Reference > Cambridge History > The End of the Middle Ages > The Introduction of Printing into England and the Early Work of the Press > The First Products of the New Art
   William Caxton  

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The Cambridge History of English and American Literature in 18 Volumes (1907–21).
Volume II. The End of the Middle Ages.

XIII. The Introduction of Printing into England and the Early Work of the Press.

§ 1. The First Products of the New Art.


With the advent of printing, books, from being expensive and the property of the few, became cheap and were scattered far and wide. The change was gradual, for an increased demand for books could not grow up at once; but, by the time printing was introduced into England, the art was widespread and books were freely circulated. From a study of the productions of the various presses of different countries can be determined, more or less accurately, the general requirements of the reading public. This is especially the case in England, where no books were printed for exportation. It is proposed, therefore, in the present chapter to examine the work produced by the earlier English printers as a means of ascertaining the general literary taste of the period in this country.   1
  It was was soon after the year 1450 that the first products of the new art appeared at Mainz. In 1465, two German printers, Sweynheym and Pannartz, migrated to Italy, setting up a pres at Subiaco and Pannartz, migrated to Italy, setting up a press at Subiaco and moving, two years later, to Rome. Switzerland followed soon after Italy, and, in 1470 the first French press began work at Paris. In all these cases, the first printers had been Germans. The northern Netherlands, which have persistently claimed to be the birth-place of printing, have no authentic date earlier than 1471, when two native printers began work at Utrecht. Belgium and Austria-Hungary follow in 1473 and Spain in 1474. There are thus eight European countries which precede England, and at no less than seventy towns were printers at work before Caxton started at Westminster. So, too, as regards the quality and quantity of books produced, England takes but a poor place, the total number of books of every kind, including different editions printed here before the end of the fifteenth century, only reaching the total of about three hundred and seventy. On the other hand, it must be remembered that the literary value of the books printed in England is high; for, unlike other countries, most of the productions of the press are in the vernacular.   2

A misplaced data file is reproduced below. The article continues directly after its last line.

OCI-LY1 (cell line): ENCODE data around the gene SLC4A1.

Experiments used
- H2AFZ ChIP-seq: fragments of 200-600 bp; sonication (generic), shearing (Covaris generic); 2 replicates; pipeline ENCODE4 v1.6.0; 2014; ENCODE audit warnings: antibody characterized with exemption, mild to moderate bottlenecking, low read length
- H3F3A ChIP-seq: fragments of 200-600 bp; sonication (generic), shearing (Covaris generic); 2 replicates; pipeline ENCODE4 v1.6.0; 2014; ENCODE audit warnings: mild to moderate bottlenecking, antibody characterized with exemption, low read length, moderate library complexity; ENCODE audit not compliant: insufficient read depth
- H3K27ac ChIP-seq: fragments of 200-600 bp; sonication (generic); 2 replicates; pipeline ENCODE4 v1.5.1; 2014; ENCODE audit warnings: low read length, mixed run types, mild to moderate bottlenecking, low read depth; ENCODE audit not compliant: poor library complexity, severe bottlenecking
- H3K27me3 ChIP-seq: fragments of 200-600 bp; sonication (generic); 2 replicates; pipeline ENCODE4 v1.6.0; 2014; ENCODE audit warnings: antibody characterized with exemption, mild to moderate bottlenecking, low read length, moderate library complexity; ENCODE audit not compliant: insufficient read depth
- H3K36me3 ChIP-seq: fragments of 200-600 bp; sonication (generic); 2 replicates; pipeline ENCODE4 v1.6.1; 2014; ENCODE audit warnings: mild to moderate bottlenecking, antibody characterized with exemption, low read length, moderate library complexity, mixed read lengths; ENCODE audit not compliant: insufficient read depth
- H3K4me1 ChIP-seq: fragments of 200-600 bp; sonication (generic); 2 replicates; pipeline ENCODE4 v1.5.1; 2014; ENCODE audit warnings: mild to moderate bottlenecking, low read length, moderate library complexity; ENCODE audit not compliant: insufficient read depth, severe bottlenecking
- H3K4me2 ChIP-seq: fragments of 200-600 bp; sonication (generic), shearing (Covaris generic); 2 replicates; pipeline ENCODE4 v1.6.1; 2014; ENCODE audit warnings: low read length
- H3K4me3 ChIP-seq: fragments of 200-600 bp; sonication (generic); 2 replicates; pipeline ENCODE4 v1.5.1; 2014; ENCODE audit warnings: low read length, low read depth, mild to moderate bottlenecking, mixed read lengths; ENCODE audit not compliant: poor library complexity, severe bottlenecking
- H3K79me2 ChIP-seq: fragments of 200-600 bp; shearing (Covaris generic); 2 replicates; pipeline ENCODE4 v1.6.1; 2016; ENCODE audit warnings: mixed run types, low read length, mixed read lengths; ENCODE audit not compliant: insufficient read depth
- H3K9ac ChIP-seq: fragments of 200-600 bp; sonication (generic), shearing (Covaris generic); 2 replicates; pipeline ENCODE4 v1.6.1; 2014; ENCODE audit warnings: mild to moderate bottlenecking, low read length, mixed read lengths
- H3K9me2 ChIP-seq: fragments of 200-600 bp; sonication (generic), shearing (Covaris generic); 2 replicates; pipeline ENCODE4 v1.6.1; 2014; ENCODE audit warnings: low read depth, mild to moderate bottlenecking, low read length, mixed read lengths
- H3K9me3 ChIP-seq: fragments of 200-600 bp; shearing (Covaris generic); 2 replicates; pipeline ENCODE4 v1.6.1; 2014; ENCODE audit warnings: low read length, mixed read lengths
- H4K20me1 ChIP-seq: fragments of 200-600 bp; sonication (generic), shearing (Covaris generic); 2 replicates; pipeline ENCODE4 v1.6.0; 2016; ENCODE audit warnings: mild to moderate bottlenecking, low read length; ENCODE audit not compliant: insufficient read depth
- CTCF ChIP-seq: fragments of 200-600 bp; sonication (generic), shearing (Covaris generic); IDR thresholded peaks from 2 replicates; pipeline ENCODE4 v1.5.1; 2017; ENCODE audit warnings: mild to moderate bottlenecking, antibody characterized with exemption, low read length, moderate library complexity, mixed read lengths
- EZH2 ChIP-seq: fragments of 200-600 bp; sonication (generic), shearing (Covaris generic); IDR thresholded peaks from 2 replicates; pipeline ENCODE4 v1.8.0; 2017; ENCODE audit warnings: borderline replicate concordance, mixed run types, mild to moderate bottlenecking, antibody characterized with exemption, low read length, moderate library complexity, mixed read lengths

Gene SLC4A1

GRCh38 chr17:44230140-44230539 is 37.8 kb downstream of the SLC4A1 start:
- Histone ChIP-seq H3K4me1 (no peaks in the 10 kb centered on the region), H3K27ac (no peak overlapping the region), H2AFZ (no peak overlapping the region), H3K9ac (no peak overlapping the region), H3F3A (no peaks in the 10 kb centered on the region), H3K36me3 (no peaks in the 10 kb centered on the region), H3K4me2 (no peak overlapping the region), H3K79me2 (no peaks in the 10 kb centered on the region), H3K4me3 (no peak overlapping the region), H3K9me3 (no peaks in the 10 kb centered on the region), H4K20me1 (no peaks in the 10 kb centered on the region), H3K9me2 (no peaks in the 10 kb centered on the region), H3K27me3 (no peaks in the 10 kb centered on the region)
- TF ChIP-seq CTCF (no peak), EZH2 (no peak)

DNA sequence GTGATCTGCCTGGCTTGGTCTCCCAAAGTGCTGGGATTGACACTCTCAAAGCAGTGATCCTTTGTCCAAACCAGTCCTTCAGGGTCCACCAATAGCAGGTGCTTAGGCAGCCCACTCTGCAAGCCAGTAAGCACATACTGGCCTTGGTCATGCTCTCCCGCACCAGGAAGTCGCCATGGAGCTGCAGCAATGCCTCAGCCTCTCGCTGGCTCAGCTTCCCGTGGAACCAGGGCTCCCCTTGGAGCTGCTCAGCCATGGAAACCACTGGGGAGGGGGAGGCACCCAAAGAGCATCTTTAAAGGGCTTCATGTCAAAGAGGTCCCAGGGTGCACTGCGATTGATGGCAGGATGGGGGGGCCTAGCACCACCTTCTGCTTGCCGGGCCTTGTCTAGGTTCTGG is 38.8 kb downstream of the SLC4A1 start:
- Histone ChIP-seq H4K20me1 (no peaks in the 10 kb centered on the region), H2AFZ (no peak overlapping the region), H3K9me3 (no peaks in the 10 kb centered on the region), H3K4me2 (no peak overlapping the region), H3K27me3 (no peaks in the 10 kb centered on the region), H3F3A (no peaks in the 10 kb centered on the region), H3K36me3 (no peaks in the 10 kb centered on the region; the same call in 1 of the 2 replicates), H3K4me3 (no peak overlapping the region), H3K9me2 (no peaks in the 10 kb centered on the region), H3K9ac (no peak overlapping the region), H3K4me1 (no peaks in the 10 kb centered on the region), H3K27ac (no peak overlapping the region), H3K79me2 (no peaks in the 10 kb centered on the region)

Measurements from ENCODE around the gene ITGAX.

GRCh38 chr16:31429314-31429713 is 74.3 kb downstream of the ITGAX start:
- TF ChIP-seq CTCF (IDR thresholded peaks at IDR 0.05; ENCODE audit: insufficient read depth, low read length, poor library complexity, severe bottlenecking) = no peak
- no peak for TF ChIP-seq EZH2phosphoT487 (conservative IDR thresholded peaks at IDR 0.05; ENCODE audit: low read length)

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   William Caxton  
 
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